8/20 – 8/27
8 Day Two Caribou/Grizzly, 2×1 Guided Hunt
8/29 – 9/11
14 Day Backpack Sheep Hunt
8/28 – 9/6
10 Day Grizzly/Caribou Hunt
Trophy Fees for additional species harvested
All prices include charter from Deadhorse to Kavik and back unless you miss travel dates or need a special flight for yourself, like leaving before scheduled pickup.
Hunting License and tags not included in above prices. BGBG sells tags but you can also purchase at http://www.adfg.alaska.gov.
We plan to run three sessions of hunts cutting down on the number of clients in the field at one given time. Hunt dates will be from August 10th-17th /19th-26th /28th-Sept 6th, allowing for a transition day between hunts. The last session is a ten day hunt allowing two more days due to a higher probability of poor weather.
The plan is to have five working guides on each session with one of them being myself. With five guides and four clients hunting simultaneously this will allow for one extra guide on hand at all times. This guide will be versatile and used as needed. I have found throughout my experience that the extra hand of a “guide status” is well worth having when needed. Capes and meat are always in need of being properly managed and/or shuttled. In addition to the extra guide, I would like to have a minimum of one packer to help out in the field. This packer will be a guide in-training. For an additional fee of $3000 you can request your own packer to aid with your entire hunt. A strong team of people working together is needed to make an arctic hunt safe, enjoyable and successful.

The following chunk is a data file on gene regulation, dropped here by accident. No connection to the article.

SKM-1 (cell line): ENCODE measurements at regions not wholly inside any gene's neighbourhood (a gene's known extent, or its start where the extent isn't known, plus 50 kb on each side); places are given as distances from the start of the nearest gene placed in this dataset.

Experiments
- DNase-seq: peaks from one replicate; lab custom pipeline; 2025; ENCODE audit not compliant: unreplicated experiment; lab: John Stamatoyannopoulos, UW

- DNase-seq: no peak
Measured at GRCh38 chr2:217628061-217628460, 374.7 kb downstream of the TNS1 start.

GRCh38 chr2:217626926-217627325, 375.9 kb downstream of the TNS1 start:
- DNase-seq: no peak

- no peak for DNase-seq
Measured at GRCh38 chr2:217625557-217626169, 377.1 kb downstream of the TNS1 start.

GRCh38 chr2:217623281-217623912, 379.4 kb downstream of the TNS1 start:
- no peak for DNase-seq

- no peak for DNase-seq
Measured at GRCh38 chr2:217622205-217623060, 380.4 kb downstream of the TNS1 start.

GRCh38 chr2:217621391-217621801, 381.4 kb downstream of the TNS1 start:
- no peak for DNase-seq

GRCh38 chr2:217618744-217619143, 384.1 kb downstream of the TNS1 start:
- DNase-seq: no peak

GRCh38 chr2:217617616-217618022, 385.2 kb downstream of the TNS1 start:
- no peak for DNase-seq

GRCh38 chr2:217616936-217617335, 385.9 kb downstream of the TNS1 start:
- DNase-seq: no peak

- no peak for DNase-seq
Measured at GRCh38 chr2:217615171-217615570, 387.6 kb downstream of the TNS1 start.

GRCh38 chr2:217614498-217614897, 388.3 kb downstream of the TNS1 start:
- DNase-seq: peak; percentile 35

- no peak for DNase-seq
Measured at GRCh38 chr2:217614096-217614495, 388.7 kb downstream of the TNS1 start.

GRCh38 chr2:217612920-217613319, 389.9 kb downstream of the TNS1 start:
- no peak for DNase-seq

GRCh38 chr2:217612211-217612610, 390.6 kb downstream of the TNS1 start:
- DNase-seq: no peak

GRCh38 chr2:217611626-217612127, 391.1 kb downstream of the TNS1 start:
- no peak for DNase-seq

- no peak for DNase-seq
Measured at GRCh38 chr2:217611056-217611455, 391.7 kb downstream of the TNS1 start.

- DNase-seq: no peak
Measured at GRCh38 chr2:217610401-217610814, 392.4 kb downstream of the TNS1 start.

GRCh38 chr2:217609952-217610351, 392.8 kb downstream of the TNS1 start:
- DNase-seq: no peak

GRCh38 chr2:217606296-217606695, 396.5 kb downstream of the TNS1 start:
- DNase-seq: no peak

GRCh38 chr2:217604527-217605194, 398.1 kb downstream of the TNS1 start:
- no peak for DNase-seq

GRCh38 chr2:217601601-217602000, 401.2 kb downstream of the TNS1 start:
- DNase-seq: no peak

Registered or assistant guides will come in on August 5th or 6th. We will start each season off with a pre-season guide meeting. In this meeting we discuss safety, first-aid, expectations of the Refuge, needs and abilities of the clients and any other pertinent information to the hunt.
Our base of operation, called “Kavik Camp”, at the Kavik Airstrip and it will be kept simple and efficient. There will be no permanent structures or caches on the refuge as it is not allowed. Everything used on the Refuge by BGBG will be copasetic with camping in a designated wilderness. Kavik Camp is to provide BGBG with a base for logistics, shelter to weather out and regroup after arctic storms, central location of communication between spike camp and air-taxi and a place to be comfortable and dry before and after hunts.